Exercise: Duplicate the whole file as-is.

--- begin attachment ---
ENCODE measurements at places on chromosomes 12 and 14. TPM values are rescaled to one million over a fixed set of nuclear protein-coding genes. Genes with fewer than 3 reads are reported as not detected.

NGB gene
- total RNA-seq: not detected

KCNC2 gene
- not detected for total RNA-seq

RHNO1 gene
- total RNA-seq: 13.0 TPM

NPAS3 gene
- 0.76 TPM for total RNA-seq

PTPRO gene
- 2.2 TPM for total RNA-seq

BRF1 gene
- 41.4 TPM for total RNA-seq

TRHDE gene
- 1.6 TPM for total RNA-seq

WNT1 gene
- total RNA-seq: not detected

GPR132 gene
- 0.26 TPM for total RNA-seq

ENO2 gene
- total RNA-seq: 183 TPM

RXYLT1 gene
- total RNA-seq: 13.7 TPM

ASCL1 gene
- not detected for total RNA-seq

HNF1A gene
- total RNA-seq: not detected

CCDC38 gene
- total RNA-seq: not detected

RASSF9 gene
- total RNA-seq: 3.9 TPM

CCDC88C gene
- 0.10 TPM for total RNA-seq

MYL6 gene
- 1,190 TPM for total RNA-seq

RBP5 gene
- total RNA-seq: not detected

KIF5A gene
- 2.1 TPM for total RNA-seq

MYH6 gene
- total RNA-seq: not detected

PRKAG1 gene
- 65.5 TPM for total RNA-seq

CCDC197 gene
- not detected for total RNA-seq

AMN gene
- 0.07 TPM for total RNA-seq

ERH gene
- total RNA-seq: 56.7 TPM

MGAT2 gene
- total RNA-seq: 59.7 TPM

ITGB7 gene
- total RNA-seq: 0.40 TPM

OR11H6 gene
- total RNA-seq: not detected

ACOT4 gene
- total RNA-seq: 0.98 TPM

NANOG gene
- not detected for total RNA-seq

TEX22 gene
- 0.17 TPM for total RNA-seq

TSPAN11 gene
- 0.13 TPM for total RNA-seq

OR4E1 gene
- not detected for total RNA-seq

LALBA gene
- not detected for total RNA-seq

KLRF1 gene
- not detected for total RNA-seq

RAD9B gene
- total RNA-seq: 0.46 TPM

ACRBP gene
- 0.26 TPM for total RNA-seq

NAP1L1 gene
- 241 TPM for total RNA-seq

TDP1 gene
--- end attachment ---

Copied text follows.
ENCODE measurements at places on chromosomes 12 and 14. TPM values are rescaled to one million over a fixed set of nuclear protein-coding genes. Genes with fewer than 3 reads are reported as not detected.

NGB gene
- total RNA-seq: not detected

KCNC2 gene
- not detected for total RNA-seq

RHNO1 gene
- total RNA-seq: 13.0 TPM

NPAS3 gene
- 0.76 TPM for total RNA-seq

PTPRO gene
- 2.2 TPM for total RNA-seq

BRF1 gene
- 41.4 TPM for total RNA-seq

TRHDE gene
- 1.6 TPM for total RNA-seq

WNT1 gene
- total RNA-seq: not detected

GPR132 gene
- 0.26 TPM for total RNA-seq

ENO2 gene
- total RNA-seq: 183 TPM

RXYLT1 gene
- total RNA-seq: 13.7 TPM

ASCL1 gene
- not detected for total RNA-seq

HNF1A gene
- total RNA-seq: not detected

CCDC38 gene
- total RNA-seq: not detected

RASSF9 gene
- total RNA-seq: 3.9 TPM

CCDC88C gene
- 0.10 TPM for total RNA-seq

MYL6 gene
- 1,190 TPM for total RNA-seq

RBP5 gene
- total RNA-seq: not detected

KIF5A gene
- 2.1 TPM for total RNA-seq

MYH6 gene
- total RNA-seq: not detected

PRKAG1 gene
- 65.5 TPM for total RNA-seq

CCDC197 gene
- not detected for total RNA-seq

AMN gene
- 0.07 TPM for total RNA-seq

ERH gene
- total RNA-seq: 56.7 TPM

MGAT2 gene
- total RNA-seq: 59.7 TPM

ITGB7 gene
- total RNA-seq: 0.40 TPM

OR11H6 gene
- total RNA-seq: not detected

ACOT4 gene
- total RNA-seq: 0.98 TPM

NANOG gene
- not detected for total RNA-seq

TEX22 gene
- 0.17 TPM for total RNA-seq

TSPAN11 gene
- 0.13 TPM for total RNA-seq

OR4E1 gene
- not detected for total RNA-seq

LALBA gene
- not detected for total RNA-seq

KLRF1 gene
- not detected for total RNA-seq

RAD9B gene
- total RNA-seq: 0.46 TPM

ACRBP gene
- 0.26 TPM for total RNA-seq

NAP1L1 gene
- 241 TPM for total RNA-seq

TDP1 gene